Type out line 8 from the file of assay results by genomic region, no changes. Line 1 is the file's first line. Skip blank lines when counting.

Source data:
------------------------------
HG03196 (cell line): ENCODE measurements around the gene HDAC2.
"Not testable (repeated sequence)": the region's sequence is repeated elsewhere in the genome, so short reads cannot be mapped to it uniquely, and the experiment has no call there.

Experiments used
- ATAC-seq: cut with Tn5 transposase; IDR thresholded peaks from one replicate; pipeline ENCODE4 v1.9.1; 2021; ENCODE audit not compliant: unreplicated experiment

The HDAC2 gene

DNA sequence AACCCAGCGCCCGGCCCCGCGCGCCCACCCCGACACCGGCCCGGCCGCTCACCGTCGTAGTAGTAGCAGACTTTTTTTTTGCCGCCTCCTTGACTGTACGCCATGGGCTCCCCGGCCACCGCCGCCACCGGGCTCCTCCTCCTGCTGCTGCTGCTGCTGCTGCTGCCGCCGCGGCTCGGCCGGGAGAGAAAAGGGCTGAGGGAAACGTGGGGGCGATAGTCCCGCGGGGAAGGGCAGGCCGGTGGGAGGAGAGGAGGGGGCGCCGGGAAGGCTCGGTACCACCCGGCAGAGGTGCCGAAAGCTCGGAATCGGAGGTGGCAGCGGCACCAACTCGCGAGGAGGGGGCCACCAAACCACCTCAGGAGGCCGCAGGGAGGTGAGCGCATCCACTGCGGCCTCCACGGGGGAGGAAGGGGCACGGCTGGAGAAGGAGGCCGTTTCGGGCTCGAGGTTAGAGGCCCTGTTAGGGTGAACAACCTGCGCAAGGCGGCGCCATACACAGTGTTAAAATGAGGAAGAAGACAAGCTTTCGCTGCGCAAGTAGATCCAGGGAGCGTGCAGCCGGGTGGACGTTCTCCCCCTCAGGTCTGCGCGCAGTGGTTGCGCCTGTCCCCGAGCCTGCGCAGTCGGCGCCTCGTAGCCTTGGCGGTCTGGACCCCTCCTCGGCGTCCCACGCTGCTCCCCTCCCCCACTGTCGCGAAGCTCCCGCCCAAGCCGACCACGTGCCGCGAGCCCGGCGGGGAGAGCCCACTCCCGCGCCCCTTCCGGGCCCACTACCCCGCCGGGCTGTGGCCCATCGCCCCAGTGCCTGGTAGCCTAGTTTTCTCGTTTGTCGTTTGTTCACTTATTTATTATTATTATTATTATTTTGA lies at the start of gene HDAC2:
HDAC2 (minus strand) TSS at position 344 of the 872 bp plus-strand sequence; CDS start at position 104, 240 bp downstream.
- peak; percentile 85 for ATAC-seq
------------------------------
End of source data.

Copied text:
- peak; percentile 85 for ATAC-seq